The Freedom From Religion Foundation is proud to announce the winners of the 2020 Cornelius Vanderbroek Memorial Essay Competition for Law School Students. FFRF is awarding $9,500 in scholarship money for this year’s contest.
Law school students were asked to write a legal essay based on this prompt: “Are ‘No Aid’ Clauses Constitutional?” The Supreme Court will decide an important case involving the separation of state and church during the 2019-2020 term. In Espinoza v. Montana Department of Revenue, the court will address whether a decision by the Montana Supreme Court prohibiting state aid for tuition at religious schools based on the state constitution’s “No Aid” clause violates the Free Exercise Clause. Many other states have similar “No Aid” clauses that prohibit taxpayer money from going to religious schools. Please write an essay exploring one legal argument defending the constitutionality of Montana’s “No Aid” provision, or rebutting one argument that the clause is unconstitutional.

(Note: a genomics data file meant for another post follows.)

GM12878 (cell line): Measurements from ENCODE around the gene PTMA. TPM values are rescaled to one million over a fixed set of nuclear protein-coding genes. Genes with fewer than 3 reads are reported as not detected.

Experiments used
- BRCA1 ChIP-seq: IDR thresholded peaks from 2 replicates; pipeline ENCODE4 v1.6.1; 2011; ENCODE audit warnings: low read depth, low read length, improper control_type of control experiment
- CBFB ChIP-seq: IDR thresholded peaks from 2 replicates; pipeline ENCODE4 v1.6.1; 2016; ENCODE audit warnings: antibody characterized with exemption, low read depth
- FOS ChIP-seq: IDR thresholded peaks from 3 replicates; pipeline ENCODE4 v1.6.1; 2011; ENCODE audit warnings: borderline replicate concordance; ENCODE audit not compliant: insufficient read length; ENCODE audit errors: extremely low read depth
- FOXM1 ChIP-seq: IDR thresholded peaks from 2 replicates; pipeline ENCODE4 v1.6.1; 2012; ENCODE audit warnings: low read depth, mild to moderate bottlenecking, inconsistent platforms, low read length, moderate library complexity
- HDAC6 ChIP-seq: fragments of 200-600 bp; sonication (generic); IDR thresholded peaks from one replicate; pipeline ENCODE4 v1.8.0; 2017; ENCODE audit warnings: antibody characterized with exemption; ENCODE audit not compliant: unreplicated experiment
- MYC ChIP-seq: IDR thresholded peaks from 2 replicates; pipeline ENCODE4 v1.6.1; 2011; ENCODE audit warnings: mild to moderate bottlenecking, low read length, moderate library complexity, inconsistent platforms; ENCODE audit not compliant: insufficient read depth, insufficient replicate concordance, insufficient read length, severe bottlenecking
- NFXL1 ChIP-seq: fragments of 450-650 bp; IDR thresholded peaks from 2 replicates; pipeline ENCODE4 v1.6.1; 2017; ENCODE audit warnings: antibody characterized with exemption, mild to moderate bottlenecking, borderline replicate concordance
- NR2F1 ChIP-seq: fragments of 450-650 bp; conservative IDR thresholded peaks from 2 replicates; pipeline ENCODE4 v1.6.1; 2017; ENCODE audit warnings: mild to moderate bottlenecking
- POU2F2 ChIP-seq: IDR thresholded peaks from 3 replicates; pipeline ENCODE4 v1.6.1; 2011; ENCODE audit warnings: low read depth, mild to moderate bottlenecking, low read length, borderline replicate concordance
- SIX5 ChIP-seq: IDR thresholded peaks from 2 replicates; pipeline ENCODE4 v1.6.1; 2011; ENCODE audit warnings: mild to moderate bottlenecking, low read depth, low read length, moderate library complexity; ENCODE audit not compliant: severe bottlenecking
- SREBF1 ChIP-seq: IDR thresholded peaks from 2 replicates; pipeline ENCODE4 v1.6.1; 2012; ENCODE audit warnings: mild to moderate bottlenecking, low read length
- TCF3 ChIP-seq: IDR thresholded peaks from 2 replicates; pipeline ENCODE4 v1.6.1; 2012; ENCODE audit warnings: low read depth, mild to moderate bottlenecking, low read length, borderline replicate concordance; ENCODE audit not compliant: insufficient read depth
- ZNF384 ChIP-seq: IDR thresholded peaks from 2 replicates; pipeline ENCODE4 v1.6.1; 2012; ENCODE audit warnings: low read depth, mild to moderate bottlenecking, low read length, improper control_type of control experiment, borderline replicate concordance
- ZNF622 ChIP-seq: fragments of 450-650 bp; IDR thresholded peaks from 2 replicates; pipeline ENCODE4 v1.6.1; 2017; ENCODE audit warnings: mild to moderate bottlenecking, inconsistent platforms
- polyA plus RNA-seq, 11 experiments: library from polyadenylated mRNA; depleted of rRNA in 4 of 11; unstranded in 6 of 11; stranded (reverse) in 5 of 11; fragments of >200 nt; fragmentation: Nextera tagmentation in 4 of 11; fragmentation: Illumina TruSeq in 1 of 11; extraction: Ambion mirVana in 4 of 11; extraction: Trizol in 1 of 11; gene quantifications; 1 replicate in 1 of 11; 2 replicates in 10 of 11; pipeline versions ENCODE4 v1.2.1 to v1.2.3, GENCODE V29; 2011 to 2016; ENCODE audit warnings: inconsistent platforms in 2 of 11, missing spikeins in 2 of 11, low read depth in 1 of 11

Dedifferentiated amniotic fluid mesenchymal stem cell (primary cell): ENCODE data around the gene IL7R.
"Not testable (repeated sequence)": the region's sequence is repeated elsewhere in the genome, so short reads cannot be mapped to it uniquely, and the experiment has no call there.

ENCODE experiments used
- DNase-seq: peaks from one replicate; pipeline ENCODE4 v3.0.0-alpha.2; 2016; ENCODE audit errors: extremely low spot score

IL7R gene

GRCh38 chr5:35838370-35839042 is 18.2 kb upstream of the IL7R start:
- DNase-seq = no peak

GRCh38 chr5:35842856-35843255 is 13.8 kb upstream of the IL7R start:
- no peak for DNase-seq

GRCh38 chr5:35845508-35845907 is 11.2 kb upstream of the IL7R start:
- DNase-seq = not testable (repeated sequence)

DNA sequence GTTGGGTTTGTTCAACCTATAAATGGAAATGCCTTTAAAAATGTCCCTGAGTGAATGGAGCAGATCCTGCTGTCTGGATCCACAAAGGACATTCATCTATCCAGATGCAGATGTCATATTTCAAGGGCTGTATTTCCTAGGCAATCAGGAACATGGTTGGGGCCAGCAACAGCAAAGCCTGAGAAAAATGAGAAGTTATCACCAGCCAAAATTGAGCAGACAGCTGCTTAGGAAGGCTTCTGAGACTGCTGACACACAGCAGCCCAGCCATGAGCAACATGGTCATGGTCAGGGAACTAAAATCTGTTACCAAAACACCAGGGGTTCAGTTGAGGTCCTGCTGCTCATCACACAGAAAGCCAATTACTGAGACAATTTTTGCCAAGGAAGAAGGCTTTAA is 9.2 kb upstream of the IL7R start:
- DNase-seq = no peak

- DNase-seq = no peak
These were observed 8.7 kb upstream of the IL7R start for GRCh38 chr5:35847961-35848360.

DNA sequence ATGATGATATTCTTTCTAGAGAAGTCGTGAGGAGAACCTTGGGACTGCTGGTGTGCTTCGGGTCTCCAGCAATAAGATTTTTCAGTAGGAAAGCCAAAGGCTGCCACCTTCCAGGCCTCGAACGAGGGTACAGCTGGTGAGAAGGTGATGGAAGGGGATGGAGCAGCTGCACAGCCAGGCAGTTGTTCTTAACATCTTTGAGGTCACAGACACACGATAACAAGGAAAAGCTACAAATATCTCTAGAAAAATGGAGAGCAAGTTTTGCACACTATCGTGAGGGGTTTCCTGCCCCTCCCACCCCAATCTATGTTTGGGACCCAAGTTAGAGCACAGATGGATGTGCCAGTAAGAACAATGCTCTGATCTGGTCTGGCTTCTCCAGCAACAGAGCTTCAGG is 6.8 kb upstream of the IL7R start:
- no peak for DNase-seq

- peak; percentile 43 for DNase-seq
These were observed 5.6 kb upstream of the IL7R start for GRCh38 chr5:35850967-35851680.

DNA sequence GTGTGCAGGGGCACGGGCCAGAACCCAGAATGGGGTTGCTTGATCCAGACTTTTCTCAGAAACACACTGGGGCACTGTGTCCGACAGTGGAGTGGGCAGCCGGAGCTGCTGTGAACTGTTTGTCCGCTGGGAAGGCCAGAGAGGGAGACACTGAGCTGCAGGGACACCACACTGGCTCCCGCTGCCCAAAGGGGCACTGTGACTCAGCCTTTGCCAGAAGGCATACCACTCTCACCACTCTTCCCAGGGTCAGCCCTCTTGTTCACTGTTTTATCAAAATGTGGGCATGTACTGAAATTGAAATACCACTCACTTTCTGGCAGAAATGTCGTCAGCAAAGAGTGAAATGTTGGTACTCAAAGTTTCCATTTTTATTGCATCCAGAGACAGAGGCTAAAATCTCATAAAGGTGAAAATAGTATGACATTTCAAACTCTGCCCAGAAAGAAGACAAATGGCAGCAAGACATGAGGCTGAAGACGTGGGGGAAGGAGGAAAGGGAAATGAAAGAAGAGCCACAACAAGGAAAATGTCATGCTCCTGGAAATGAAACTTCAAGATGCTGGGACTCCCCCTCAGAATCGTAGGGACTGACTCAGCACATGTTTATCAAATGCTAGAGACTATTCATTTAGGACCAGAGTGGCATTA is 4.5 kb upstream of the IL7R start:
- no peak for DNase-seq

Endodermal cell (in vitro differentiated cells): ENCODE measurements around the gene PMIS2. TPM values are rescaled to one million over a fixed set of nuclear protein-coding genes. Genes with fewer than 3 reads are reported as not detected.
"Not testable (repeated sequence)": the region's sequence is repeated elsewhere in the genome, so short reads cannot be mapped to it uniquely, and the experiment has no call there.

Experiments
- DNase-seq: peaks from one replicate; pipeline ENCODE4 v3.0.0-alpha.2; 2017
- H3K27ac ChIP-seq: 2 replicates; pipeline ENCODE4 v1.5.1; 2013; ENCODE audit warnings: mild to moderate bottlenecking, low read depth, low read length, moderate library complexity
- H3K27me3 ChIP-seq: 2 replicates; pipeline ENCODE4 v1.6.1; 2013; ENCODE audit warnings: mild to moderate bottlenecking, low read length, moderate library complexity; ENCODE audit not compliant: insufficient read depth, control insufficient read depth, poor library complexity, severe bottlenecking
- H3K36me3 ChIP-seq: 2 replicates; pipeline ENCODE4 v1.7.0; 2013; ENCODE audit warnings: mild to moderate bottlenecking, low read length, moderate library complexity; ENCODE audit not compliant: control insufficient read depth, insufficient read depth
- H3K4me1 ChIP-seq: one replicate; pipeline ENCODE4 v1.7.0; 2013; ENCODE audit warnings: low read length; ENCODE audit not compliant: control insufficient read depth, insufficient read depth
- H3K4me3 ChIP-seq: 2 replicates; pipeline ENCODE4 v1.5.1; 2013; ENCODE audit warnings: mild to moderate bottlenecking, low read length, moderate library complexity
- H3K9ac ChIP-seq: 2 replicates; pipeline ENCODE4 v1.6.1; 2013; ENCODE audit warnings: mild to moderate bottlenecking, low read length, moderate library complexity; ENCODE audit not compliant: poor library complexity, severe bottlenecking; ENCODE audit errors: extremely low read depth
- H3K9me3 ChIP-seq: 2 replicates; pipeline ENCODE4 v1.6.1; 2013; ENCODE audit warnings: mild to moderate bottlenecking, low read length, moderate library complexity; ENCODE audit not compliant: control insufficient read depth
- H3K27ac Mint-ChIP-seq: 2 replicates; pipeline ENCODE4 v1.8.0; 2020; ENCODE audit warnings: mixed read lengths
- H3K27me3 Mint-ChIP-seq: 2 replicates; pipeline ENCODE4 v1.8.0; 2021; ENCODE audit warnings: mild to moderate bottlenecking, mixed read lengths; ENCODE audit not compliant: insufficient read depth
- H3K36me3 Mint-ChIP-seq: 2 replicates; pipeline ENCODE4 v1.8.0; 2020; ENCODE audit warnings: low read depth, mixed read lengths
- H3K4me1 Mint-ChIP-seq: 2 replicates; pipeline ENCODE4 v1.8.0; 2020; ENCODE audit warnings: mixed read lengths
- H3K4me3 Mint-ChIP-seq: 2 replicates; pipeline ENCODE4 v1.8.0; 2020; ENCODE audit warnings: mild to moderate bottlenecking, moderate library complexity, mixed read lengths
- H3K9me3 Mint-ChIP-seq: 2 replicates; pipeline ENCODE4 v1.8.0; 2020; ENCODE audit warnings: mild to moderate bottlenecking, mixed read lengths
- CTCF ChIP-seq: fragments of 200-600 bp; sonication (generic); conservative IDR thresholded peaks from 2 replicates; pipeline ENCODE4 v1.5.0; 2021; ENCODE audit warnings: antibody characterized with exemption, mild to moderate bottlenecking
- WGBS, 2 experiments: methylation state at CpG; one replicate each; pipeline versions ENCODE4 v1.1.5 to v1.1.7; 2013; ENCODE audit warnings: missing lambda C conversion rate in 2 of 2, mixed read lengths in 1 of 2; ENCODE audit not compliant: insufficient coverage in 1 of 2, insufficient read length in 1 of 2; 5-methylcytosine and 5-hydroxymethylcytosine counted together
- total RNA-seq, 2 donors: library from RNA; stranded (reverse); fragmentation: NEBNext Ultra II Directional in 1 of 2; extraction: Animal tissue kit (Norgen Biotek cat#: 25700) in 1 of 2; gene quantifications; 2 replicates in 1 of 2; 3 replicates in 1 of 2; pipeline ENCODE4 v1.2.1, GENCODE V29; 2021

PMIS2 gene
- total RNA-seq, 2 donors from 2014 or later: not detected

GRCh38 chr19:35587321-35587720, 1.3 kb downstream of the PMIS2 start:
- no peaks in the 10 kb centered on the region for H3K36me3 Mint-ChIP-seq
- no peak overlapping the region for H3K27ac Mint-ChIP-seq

FFRF awarded three top prizes and one honorable mention. For ease of reading, the essays appearing in this issue do not include the footnotes and citations that were included in the authors’ submissions.
Winners are listed below and include the college or university they are attending and the award amount.
Marc Mohan, Lewis & Clark Law School, $4,000.
Jessica Gaudette-Reed, University of Florida Levin College of Law, $3,000.
Libby Jacobson, Hamline School of Law, $2,000.
Rory Brown, Northeastern University School of Law, $500.
FFRF has offered essay competitions to college students since 1979, high school students since 1994 and grad students since 2010. The law student contest debuted in 2019.